Telling more than we can know: Verbal reports on mental processes.
Psychological Review, 1977, 84, 231-259.
Nisbett, R. E., & Wilson, T. D.

Reviews evidence which suggests that there may be little or no direct introspective access to higher order cognitive processes.
Subjects are sometimes (a) unaware of the existence of a stimulus that importantly influenced a response,
(b) unaware of the existence of the response, and
(c) unaware that the stimulus has affected the response.

It is proposed that when people attempt to report on their cognitive processes, that is, on the processes mediating the effects of a stimulus on a response, they do not do so on the basis of any true introspection.
Instead, their reports are based on a priori, implicit causal theories, or judgments about the extent to which a particular stimulus is a plausible cause of a given response.
This suggests that though people may not be able to observe directly their cognitive processes, they will sometimes be able to report accurately about them.
Accurate reports will occur when influential stimuli are salient and are plausible causes of the responses they produce, and will not occur when stimuli are not salient or are not plausible causes.

cited by:

What are the signs that a person is disturbed enough to take action?

What Causes Someone to Act on Violent Impulses?
Some people are able to control anger or frustration and channel these feelings to nondestructive outlets. Others, …
Jan 12, 2011

Marco Iacoboni, a University of California, Los Angeles, professor of psychiatry and biobehavioral sciences and director of the school’s Transcranial Magnetic Stimulation Laboratory, about why some individuals act on their violent thoughts whereas others do not.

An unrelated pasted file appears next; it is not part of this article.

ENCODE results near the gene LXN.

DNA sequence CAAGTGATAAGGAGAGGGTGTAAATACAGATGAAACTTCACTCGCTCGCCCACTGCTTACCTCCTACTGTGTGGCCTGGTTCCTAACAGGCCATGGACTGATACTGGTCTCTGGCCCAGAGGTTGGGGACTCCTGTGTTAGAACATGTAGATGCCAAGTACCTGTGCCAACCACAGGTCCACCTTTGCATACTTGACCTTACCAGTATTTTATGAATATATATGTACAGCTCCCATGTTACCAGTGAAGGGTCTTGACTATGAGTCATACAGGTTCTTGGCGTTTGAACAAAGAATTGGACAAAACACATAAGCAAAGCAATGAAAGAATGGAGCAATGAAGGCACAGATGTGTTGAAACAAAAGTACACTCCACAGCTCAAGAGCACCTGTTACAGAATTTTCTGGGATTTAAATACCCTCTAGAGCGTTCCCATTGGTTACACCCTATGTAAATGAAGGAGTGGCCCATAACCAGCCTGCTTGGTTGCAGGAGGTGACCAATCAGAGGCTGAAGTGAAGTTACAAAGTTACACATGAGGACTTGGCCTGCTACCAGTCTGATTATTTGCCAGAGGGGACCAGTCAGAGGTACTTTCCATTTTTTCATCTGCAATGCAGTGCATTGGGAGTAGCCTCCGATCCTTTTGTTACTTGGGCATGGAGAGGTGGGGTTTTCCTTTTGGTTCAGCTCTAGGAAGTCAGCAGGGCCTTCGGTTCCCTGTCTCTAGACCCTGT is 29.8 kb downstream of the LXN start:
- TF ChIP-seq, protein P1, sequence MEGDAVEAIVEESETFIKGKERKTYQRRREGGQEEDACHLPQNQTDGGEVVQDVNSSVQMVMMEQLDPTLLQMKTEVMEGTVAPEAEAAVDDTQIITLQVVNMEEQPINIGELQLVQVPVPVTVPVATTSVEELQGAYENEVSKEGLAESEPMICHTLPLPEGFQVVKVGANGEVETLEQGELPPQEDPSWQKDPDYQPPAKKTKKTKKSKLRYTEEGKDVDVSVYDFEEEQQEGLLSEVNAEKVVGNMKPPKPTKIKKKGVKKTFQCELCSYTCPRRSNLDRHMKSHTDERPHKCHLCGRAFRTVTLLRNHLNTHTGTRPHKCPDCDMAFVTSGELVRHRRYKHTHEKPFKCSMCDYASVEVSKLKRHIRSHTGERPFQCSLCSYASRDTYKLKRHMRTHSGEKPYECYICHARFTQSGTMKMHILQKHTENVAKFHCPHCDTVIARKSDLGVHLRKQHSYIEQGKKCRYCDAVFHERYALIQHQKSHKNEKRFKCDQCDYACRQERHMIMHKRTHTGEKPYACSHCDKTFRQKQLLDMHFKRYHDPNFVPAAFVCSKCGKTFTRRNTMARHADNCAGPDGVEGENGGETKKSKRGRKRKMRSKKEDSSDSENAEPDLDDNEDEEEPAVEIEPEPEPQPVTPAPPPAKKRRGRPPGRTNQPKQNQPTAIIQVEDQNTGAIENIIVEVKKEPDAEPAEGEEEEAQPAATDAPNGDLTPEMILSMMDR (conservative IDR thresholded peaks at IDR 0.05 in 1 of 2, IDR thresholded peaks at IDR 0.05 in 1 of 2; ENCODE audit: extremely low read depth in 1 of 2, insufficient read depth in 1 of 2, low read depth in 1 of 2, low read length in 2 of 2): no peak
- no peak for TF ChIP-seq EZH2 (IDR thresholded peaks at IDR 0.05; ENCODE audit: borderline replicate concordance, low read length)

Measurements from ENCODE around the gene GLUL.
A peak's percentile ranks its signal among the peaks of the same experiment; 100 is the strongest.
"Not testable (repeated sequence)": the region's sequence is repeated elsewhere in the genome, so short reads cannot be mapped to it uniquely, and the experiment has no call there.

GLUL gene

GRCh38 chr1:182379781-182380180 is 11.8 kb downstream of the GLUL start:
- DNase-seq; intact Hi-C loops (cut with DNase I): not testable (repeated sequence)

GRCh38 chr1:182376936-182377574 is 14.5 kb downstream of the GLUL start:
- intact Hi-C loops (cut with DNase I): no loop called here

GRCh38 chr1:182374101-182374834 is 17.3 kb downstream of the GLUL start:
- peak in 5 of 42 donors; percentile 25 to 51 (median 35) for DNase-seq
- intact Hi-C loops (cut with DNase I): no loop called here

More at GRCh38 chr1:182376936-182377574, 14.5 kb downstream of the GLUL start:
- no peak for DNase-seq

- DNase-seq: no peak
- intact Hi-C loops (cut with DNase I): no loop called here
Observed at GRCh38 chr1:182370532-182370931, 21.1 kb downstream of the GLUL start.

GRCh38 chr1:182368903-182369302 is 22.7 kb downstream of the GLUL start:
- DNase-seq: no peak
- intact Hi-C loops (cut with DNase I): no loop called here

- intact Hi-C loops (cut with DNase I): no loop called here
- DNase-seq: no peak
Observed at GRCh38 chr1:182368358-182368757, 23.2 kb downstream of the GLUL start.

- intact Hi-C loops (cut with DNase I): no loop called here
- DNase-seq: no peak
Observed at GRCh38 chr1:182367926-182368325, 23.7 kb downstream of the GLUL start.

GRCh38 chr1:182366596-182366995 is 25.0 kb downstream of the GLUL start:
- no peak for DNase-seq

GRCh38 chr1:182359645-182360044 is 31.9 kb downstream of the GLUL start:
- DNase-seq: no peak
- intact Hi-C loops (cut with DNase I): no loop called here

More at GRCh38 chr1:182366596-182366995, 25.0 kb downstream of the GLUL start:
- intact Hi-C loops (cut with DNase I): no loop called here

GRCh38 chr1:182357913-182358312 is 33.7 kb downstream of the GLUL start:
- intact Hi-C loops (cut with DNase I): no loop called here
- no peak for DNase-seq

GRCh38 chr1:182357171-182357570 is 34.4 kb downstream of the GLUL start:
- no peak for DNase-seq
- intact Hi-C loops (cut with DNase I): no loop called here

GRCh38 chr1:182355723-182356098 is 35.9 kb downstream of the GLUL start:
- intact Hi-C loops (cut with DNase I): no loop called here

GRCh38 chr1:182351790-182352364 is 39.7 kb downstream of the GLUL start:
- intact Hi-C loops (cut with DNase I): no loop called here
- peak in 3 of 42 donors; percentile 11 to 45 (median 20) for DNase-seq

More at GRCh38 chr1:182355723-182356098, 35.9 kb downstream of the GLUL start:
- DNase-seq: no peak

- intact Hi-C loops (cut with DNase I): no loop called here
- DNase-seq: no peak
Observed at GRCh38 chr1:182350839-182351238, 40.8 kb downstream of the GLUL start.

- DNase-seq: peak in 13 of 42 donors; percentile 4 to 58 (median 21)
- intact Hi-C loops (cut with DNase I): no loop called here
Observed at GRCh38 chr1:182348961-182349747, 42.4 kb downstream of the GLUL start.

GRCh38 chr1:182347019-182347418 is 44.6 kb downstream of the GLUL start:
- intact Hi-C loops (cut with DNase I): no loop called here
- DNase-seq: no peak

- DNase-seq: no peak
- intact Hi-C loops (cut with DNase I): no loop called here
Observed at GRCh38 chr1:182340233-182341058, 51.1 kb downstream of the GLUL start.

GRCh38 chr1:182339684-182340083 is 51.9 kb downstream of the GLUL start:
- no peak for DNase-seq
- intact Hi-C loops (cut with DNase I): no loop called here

Iacoboni is best known for his work studying mirror neurons, a small circuit of cells in the brain that may be an important element of social cognition.

What turns anger into action?
Mostly cognitive control, or to use a less technical term, self-control.
About a year ago I was in Davos at the World Economic Forum, and we had a dinner-with-talks on intelligence. University of Michigan professor of social psychology Richard Nisbett, the world’s greatest authority on intelligence, plainly said that he’d rather have his son being high in self-control than intelligence.
Self-control is key to a well-functioning life, because our brain makes us easily [susceptible] to all sorts of influences.
Watching a movie showing violent acts predisposes us to act violently. Even just listening to violent rhetoric makes us more inclined to be violent.
Ironically, the same mirror neurons that make us empathic make us also very vulnerable to all sorts influences.

A variety of issues, especially mental health problems that lead to social isolation, lead the subject to a mental state that alters his or her ability to exercise cognitive control in a healthy manner.

What are the signs that a person is disturbed enough to take action?
The signs are quite visible, although difficult to interpret without a context


How universal can an intelligence test be?


Myeloid differentiation architecture of leukocyte transcriptome dynamics in perceived social isolation
PNAS vol. 112 no. 49: 15142–15147
Steven W. Colea, et al.

9:05 Isn’t this what we all seek in life?
to build that connection with another human being, to know that they’re going to be there supporting us, listening … even through our wildest dreams


© 2007 NCS Pearson, Inc
Although the Core Abilities Assessment provides valuable insight into an applicant’s cognitive ability, it provides no information about an applicant’s level of motivation or personality fit for the job.

Cognitive ability assessment scores tend to be lower for some groups, resulting in adverse impact for these groups. Research on the Core Abilities Assessment as well as other cognitive ability assessments show that these differences are not due to flaws in the assessment. The differences reflect real disparities attributable to factors outside of the assessment.